Comedy is different in China. Stephen Chow has just killed off his picture's love interest. Granted, in the actual Journey the monk has no love interest so you have to explain her absence, but still! But let me backtrack a little to further illustrate the different comic sensibility at play here. Back in the river village, you'll recall, a little girl was left fatherless. Chow has paid some attention to her, initially in a macabre way: her father had been playing in the water, pretending to scare her but making her cry until he surfaced to reassure her. She continues giggling while the monster actually attacks and kills her father. In an American movie that little girl might grow up to become an avenging demon-hunter in her own right. In Stephen Chow's movie the little girl is killed by the monster in the next attack, after a lot of slapstick effort to rescue her from the demon's clutches. Then her mother goes into the water to fight the demon -- and she gets killed. I don't think that Chow finds all this funny, but he clearly doesn't think that it's out of place in a comedy, either -- and that sets him apart from American movie comedy, despite all the influence generations of the stuff obviously has had on him. Going back to the present, he's killed the romantic lead. I expect that from a sword-and-sorcery picture where she might come back as an avenging valkyrie, but Chow has a different epiphany in mind.

Throughout the story, Duan has vented her contempt for Sanzang's reliance on the 300 Nursery Rhymes, at one point tearing his precious tome into shreds. Later, she contritely returns the book to him, explaining that she had taken three days to reassemble it, but warning that, since "I don't read so well" it might not really be intact. After her death, the grieving Sanzang turns to her re-edited 300 Nursery Rhymes. By a miracle, the barely-literate Duan had reassembled the book into the Buddha Sutra that had subdued the Monkey King 500 years earlier. Reciting from the sutra, Sanzang becomes invulnerable to the Monkey's attacks. Better still, he summons Buddha himself. In a climax that amplifies the hero's enlightened re-entry from space in Kung Fu Hustle, Buddha appears like a starchild off-planet to lay the smack down on Sung Wukong, who thinks he can win because he's wrecked a mountain in the Buddha's shape. Sung transforms into a giant gorilla to grapple with his old enemy, but you haven't seen a Buddha Palm until you see it here. It keeps coming and coming until you realize that Monkey King isn't even equal to a cell of the Enlightened One. Whatever you may think of his religion, this Buddha kicks ass without even trying. All through the picture we've encountered warriors and demons, each tougher or more powerful than the last, but they're all nothing compared to Buddha. I don't know how seriously Stephen Chow actually takes Buddhism in real life, but his two martial-arts fantasies certainly do proselytize for Buddha quite forcefully. And for what it's worth, Buddhism reconciles Sanzang both to losing the love of his life and to his mission to come, though it may be a concession to modern sensibilities that the hero has to experience romantic love, however briefly, before he can renounce it.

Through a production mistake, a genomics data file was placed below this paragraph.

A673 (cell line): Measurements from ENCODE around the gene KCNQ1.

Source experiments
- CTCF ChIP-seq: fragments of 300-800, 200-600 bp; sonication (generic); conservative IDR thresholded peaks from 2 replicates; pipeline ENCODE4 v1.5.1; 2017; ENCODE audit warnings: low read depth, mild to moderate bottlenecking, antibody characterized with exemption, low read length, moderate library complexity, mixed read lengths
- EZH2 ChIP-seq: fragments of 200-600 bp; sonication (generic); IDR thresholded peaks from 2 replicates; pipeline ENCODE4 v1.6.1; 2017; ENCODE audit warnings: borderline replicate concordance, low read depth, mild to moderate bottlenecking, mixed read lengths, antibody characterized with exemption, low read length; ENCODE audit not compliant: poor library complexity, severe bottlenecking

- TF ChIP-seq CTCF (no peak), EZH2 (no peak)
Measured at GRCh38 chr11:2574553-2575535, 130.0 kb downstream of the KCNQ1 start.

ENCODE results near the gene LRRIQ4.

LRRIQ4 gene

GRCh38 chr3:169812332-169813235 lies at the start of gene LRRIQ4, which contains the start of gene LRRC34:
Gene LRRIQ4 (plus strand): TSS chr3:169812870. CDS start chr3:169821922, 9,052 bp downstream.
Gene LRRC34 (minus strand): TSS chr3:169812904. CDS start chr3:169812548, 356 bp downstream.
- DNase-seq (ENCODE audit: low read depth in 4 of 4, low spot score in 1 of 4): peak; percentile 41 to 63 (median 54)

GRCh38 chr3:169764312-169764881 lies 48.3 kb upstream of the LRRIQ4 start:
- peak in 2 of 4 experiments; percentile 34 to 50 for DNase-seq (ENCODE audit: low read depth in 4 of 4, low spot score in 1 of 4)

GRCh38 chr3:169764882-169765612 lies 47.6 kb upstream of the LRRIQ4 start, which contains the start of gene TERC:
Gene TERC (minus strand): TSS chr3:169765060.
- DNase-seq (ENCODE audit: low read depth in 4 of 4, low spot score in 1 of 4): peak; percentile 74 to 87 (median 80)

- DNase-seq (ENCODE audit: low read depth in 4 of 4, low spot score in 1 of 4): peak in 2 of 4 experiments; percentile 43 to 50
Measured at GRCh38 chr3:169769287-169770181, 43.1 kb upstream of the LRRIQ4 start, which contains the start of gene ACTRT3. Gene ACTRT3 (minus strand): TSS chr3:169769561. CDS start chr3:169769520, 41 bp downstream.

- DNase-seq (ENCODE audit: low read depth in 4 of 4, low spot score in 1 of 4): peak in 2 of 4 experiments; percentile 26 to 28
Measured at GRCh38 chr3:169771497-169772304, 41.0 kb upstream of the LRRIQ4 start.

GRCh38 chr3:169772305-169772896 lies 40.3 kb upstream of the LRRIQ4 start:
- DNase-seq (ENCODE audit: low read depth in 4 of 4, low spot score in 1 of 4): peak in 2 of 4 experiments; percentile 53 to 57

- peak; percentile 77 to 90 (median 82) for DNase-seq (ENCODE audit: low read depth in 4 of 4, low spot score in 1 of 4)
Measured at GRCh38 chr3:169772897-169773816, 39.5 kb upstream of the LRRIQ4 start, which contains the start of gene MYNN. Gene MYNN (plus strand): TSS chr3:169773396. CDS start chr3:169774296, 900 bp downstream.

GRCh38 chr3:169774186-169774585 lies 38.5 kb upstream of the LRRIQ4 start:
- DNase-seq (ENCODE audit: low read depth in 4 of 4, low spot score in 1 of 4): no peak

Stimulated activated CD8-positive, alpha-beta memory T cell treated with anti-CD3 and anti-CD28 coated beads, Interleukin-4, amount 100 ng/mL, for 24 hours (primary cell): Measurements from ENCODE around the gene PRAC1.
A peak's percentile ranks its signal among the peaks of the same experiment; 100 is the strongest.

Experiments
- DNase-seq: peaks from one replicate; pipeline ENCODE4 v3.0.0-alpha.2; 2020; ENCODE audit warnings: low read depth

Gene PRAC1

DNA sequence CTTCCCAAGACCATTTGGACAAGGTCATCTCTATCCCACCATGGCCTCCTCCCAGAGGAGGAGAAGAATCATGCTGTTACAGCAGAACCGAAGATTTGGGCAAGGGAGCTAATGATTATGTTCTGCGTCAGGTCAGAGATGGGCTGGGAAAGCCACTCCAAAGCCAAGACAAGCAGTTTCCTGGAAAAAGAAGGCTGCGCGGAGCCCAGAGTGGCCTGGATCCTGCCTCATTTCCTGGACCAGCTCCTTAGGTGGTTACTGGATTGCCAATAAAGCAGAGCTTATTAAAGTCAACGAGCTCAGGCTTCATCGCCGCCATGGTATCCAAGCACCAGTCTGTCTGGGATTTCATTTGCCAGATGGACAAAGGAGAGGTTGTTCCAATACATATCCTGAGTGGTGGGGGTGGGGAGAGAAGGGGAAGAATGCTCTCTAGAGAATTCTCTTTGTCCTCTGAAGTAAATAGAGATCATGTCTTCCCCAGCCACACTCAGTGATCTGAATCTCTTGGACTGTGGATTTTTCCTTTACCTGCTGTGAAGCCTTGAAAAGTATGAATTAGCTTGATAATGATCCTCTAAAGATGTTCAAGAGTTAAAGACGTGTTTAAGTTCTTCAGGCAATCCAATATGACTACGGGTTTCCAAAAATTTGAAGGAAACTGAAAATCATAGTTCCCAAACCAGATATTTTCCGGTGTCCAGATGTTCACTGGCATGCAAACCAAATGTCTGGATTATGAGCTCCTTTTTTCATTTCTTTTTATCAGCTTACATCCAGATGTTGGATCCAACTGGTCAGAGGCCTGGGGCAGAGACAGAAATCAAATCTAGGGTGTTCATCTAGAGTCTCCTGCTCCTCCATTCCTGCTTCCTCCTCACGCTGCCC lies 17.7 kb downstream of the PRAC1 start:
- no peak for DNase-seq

To American eyes it may seem as if tragedy and comedy clash too often in Journey to the West, but it's arguably wrong to call it tragedy when people simply are killed, or even when characters in whom we've been invited to invest emotional interest are killed. If we call it a moment of pathos when Duan dies we come closer to an older tradition of American comedy, but even then the silent clowns would never let their idolized females die for pathos' sake. There is pathos, I suppose, when Sanzang sees a shimmering golden vision of Duan at the end of the picture, but overall Chow's attitude toward killing characters is like Chuck Jones killing Bugs Bunny in What's Opera, Doc? What did you expect, given the subject matter? The truth is, Journey to the West is more like cartoons than anything else. Astounding violence co-exists with utter clownishness, from the fat woman landing on a plank to send the river demon flying through the air to the squeaky-toy sound effect when the heroes punch out K.L. Hog's minions to the giant Monty Python foot of one of the demon hunters. Cartoons and comedy movies come from a burlesque tradition that allowed trauma to be exaggerated into comedy on the common recognition that none of it is real. It may not be exaggerating too much to suggest that Buddhism's recognition of the transience of all things and the distance it establishes from emotional attachment help explain the affinity of Asian martial-arts cinema for American slapstick comedy, as exemplified by Jackie Chan and, on a more philosophical level, by Stephen Chow. Still, none of this makes Journey to the West a great or even very good film. The character of Duan, while played to the hilt by Shu Qi, never really coheres, and the chemistry Chow insists on between her and Sanzang isn't really there, and some of the demon hunters have no real personality beyond their gimmicks. Despite its weaknesses in characterization and plotting, Chow's Journey is still a wildly imaginative spectacle that has the virtue, increasingly rare in American spectacle, of really looking and feeling different from everything else. For all its faults, vive la difference!